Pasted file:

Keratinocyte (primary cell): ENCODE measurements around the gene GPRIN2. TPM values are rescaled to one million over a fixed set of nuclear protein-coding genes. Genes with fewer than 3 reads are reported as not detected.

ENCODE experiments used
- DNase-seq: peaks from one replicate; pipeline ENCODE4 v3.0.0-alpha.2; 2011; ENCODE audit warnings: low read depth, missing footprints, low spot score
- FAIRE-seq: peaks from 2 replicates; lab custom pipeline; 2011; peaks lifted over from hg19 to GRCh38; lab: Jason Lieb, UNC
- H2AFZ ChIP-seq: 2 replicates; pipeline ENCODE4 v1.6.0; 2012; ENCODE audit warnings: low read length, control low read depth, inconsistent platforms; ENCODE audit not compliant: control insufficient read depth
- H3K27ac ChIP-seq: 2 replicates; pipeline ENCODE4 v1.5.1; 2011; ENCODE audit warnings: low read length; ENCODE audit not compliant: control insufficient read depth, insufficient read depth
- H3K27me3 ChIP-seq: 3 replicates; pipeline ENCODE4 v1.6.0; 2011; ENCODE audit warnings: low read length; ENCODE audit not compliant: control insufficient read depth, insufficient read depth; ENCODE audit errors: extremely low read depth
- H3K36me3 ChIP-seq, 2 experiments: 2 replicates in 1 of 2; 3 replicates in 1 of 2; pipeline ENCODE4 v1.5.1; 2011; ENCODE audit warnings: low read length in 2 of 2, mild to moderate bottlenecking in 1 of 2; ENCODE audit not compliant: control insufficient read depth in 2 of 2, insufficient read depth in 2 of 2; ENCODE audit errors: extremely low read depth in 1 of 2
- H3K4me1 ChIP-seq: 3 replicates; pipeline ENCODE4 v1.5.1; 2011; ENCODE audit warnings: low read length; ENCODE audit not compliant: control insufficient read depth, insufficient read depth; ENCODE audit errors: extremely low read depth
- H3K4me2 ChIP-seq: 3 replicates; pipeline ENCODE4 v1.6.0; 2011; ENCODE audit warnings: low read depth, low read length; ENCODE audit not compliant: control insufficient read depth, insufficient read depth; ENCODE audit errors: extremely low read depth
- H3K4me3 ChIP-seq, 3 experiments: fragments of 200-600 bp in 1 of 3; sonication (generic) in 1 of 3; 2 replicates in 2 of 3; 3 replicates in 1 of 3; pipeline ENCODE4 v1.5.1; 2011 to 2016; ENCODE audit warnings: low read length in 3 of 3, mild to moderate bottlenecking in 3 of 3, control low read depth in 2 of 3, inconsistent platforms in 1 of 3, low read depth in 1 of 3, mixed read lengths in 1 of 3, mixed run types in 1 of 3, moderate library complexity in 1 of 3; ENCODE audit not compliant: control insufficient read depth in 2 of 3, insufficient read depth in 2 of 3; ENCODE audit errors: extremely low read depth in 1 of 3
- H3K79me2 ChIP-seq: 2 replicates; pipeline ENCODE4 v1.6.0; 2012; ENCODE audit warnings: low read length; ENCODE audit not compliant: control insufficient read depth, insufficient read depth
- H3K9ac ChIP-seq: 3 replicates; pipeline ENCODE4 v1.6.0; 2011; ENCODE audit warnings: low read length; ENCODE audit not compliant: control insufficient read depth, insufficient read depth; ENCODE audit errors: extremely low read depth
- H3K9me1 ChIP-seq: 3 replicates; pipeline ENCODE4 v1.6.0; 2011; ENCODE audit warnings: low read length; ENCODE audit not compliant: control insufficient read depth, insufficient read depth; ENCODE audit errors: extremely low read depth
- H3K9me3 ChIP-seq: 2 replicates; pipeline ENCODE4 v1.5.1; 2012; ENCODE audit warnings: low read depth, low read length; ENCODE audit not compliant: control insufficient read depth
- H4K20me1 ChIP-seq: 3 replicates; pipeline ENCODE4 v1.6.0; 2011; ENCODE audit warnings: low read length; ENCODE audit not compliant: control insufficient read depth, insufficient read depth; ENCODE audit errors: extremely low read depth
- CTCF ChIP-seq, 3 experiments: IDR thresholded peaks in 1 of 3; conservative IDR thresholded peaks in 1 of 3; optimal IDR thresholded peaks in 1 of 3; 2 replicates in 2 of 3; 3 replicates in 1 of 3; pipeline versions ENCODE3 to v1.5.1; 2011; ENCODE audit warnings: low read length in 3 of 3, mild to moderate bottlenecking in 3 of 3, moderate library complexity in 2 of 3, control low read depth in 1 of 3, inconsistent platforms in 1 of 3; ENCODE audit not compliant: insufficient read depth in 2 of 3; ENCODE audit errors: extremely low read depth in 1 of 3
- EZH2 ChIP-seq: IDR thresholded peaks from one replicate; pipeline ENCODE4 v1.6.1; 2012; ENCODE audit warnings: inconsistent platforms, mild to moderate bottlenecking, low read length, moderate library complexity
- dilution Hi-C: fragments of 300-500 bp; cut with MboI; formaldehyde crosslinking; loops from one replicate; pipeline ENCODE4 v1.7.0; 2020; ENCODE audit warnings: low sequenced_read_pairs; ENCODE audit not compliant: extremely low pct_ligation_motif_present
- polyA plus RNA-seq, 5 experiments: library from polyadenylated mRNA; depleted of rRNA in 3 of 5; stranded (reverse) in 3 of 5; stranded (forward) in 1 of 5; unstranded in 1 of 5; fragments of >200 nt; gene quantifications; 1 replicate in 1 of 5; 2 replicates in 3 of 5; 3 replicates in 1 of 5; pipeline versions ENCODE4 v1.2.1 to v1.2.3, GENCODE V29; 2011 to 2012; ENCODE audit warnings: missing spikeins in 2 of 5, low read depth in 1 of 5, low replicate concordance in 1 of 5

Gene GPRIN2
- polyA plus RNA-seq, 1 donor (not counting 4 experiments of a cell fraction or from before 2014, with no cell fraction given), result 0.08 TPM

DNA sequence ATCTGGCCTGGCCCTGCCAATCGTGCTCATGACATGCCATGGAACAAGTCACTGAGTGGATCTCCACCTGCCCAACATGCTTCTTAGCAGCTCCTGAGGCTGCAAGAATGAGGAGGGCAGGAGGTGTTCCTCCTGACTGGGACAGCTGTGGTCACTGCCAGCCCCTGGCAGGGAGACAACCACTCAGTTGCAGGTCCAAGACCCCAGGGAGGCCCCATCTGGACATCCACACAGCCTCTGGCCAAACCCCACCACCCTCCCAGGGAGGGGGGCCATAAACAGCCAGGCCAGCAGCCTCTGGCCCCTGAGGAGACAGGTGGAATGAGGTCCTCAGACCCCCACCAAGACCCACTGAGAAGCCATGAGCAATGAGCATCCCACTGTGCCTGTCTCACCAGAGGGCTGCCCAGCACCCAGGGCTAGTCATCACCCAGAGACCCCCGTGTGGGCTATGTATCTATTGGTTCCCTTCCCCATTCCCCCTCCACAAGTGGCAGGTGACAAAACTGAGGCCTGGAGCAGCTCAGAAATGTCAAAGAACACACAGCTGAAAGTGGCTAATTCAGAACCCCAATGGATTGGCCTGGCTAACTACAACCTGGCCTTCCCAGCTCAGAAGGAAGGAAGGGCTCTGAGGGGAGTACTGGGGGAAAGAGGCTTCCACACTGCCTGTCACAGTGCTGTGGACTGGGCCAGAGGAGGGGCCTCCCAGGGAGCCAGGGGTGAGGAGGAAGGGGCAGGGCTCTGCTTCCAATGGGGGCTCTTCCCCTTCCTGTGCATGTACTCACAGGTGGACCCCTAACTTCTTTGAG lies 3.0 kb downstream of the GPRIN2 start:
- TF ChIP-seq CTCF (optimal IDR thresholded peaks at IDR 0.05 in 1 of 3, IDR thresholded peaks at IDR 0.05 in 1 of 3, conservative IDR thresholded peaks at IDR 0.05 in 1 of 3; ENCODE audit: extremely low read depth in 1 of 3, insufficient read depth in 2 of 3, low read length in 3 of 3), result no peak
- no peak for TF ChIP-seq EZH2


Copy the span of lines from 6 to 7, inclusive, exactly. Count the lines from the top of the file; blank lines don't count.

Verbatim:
- H3K27ac ChIP-seq: 2 replicates; pipeline ENCODE4 v1.5.1; 2011; ENCODE audit warnings: low read length; ENCODE audit not compliant: control insufficient read depth, insufficient read depth
- H3K27me3 ChIP-seq: 3 replicates; pipeline ENCODE4 v1.6.0; 2011; ENCODE audit warnings: low read length; ENCODE audit not compliant: control insufficient read depth, insufficient read depth; ENCODE audit errors: extremely low read depth